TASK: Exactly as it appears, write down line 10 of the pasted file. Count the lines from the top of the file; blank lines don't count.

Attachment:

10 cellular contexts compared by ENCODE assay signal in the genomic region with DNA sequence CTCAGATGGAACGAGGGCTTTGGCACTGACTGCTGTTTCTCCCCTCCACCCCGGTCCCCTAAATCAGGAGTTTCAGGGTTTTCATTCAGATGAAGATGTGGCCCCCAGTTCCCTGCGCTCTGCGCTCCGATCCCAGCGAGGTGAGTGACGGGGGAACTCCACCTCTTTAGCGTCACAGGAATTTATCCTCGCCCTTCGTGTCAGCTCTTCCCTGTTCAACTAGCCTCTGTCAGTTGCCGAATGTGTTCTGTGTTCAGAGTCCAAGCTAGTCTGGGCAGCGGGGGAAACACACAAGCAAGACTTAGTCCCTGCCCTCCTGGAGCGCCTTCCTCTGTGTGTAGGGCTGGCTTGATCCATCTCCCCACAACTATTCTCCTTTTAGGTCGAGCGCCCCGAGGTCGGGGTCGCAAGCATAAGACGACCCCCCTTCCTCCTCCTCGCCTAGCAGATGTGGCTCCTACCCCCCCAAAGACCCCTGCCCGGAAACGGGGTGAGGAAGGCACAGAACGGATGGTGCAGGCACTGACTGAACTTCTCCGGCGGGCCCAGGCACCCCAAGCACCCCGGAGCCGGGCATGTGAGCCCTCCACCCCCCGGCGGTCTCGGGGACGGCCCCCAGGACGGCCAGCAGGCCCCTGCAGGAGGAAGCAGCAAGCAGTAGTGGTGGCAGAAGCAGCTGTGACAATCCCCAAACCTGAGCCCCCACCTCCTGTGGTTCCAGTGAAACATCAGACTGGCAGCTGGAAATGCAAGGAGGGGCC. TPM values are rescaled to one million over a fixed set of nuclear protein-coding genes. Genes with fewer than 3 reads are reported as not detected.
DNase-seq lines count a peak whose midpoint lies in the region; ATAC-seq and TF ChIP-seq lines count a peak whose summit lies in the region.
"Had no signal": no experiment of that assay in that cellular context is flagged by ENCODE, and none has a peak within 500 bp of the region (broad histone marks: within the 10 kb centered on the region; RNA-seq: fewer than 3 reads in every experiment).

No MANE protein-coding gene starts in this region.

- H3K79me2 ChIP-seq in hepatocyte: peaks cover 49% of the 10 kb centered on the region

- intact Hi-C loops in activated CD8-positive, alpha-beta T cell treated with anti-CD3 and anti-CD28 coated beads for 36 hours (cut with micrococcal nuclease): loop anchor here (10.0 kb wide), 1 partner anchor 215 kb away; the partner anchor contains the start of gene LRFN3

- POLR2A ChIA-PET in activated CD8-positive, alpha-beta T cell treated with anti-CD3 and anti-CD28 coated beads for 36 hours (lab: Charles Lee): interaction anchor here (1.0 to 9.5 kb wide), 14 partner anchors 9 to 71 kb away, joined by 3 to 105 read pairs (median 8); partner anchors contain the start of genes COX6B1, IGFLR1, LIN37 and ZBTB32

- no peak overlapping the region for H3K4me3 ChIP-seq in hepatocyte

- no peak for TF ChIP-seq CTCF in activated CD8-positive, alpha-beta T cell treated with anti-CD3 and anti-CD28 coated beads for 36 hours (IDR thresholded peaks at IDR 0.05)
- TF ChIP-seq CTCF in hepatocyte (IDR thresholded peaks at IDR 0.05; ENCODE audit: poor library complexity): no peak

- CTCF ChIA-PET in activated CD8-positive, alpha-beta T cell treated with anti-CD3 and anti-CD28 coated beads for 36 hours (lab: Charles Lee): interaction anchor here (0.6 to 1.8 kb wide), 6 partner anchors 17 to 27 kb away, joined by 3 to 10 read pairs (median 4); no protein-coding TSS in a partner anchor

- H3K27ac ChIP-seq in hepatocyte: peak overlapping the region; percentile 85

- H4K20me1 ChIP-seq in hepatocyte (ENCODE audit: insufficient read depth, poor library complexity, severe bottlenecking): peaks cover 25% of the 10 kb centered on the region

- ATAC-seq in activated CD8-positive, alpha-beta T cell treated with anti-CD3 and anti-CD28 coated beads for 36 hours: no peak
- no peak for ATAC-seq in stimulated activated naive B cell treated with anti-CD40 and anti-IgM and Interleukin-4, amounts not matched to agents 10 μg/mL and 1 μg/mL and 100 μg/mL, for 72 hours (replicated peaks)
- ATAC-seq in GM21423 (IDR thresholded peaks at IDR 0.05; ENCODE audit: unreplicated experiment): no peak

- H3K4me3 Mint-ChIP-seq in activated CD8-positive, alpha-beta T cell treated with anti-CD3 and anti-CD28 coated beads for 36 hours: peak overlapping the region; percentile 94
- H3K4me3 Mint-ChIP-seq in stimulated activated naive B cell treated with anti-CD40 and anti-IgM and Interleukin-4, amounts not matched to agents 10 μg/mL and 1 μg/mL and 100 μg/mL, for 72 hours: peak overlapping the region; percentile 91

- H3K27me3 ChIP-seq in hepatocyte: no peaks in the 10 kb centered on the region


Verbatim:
- TF ChIP-seq CTCF in hepatocyte (IDR thresholded peaks at IDR 0.05; ENCODE audit: poor library complexity): no peak